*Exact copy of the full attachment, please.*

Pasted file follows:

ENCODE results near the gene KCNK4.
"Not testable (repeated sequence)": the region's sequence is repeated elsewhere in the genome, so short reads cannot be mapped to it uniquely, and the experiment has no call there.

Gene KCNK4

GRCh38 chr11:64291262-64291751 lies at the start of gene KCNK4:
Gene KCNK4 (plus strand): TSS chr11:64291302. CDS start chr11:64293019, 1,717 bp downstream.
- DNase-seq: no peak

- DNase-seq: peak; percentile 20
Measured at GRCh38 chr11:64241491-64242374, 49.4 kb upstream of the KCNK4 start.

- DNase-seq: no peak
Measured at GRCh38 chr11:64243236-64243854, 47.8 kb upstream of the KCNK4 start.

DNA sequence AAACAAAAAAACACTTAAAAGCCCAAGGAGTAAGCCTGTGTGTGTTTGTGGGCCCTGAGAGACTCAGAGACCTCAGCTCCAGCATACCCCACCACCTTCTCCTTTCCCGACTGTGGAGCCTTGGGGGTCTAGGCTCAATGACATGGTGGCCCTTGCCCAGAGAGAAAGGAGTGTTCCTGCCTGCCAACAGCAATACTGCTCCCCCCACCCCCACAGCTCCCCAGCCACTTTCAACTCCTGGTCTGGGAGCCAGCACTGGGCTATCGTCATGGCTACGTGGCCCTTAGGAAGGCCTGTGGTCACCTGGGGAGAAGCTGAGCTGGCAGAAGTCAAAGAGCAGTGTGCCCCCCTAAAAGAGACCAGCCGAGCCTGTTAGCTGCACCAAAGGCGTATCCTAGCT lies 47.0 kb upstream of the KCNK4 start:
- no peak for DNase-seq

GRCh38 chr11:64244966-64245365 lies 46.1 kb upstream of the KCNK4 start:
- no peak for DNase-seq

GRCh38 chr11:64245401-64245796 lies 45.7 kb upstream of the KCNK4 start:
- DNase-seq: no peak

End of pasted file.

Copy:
ENCODE results near the gene KCNK4.
"Not testable (repeated sequence)": the region's sequence is repeated elsewhere in the genome, so short reads cannot be mapped to it uniquely, and the experiment has no call there.

Gene KCNK4

GRCh38 chr11:64291262-64291751 lies at the start of gene KCNK4:
Gene KCNK4 (plus strand): TSS chr11:64291302. CDS start chr11:64293019, 1,717 bp downstream.
- DNase-seq: no peak

- DNase-seq: peak; percentile 20
Measured at GRCh38 chr11:64241491-64242374, 49.4 kb upstream of the KCNK4 start.

- DNase-seq: no peak
Measured at GRCh38 chr11:64243236-64243854, 47.8 kb upstream of the KCNK4 start.

DNA sequence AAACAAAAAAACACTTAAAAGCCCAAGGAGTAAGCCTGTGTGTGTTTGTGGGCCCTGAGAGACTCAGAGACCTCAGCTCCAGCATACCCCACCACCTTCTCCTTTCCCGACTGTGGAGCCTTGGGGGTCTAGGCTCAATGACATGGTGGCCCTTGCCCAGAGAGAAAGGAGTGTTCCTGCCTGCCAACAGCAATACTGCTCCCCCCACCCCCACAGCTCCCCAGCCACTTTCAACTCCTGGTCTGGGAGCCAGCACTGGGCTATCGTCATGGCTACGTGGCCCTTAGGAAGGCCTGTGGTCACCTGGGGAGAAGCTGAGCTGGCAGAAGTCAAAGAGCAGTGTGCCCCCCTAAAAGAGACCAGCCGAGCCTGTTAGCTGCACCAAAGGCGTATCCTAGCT lies 47.0 kb upstream of the KCNK4 start:
- no peak for DNase-seq

GRCh38 chr11:64244966-64245365 lies 46.1 kb upstream of the KCNK4 start:
- no peak for DNase-seq

GRCh38 chr11:64245401-64245796 lies 45.7 kb upstream of the KCNK4 start:
- DNase-seq: no peak